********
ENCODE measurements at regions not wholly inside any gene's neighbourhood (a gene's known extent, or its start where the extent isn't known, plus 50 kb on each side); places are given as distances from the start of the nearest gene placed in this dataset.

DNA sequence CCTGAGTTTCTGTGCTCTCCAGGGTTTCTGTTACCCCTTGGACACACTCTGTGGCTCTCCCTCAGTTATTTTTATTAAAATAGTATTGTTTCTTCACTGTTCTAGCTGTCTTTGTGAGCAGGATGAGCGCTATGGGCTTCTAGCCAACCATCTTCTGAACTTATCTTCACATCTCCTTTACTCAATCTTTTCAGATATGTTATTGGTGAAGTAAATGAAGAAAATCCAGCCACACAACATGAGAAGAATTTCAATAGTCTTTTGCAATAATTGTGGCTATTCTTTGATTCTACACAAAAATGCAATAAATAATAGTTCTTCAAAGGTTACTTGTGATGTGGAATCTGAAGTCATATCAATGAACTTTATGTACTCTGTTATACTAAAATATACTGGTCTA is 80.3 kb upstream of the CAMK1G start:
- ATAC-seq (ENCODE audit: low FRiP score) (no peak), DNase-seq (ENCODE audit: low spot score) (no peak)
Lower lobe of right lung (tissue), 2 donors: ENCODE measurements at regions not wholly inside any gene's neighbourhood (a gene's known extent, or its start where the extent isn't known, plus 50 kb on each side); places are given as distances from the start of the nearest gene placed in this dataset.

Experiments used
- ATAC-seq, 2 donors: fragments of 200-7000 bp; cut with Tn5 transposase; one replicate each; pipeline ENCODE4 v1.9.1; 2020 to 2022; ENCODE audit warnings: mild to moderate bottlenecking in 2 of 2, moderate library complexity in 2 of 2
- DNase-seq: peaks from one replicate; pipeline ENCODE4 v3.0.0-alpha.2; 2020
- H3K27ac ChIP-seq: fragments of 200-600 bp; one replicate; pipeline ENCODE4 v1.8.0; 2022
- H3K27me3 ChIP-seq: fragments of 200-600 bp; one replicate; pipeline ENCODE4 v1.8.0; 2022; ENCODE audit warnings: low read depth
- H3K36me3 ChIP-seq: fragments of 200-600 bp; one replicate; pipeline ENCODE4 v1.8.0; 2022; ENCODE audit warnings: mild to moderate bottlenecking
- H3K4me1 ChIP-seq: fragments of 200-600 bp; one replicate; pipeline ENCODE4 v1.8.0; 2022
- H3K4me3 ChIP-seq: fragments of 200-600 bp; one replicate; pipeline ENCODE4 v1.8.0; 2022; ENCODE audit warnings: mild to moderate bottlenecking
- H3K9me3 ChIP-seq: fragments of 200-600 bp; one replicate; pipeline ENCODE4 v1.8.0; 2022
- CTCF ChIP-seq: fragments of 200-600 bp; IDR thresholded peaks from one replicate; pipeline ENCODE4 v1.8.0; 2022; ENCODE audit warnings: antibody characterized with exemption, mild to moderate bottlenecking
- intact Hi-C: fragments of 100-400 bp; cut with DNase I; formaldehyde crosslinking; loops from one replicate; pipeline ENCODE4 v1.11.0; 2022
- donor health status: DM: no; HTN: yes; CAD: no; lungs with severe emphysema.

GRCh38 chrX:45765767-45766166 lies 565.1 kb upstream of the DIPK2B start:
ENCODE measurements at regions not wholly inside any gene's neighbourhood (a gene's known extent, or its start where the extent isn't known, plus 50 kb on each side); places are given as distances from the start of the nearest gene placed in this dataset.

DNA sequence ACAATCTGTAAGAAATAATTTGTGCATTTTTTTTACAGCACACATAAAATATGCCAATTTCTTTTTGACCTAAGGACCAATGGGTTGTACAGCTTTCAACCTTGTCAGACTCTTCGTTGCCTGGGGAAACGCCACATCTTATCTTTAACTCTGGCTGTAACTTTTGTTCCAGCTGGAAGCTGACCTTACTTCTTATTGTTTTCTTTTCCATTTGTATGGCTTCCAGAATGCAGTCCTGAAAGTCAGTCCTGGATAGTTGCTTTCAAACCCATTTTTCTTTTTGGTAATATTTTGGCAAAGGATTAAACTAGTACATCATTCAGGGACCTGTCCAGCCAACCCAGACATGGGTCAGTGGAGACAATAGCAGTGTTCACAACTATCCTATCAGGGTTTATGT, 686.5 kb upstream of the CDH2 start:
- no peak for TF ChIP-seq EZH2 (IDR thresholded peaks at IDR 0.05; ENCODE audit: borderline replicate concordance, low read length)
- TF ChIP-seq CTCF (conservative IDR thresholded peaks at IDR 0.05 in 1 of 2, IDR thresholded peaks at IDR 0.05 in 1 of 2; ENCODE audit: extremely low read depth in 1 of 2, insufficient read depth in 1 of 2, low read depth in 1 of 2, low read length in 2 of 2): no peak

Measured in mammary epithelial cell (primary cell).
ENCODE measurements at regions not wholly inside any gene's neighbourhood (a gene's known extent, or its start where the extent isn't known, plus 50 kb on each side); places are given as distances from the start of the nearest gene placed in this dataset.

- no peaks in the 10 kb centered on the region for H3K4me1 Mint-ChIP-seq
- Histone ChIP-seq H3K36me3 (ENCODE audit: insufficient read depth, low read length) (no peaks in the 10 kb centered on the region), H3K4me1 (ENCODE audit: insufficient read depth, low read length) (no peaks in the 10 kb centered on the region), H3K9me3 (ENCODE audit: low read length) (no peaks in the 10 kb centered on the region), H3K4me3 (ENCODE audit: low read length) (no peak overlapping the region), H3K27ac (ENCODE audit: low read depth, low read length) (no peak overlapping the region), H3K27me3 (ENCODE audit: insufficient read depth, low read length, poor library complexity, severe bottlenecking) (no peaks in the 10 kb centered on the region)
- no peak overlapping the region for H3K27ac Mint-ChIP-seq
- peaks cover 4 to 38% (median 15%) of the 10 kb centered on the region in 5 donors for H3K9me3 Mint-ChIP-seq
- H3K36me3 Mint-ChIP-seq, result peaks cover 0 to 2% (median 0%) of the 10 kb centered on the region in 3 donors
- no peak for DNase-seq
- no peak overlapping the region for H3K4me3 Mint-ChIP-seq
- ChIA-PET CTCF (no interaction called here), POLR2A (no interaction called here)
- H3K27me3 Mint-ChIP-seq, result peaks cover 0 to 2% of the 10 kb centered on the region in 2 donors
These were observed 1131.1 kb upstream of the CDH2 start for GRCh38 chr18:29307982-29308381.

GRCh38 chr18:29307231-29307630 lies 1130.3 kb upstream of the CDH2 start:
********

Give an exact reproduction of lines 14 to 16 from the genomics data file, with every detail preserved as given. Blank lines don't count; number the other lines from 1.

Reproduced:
- CTCF ChIP-seq: fragments of 200-600 bp; IDR thresholded peaks from one replicate; pipeline ENCODE4 v1.8.0; 2022; ENCODE audit warnings: antibody characterized with exemption, mild to moderate bottlenecking
- intact Hi-C: fragments of 100-400 bp; cut with DNase I; formaldehyde crosslinking; loops from one replicate; pipeline ENCODE4 v1.11.0; 2022
- donor health status: DM: no; HTN: yes; CAD: no; lungs with severe emphysema.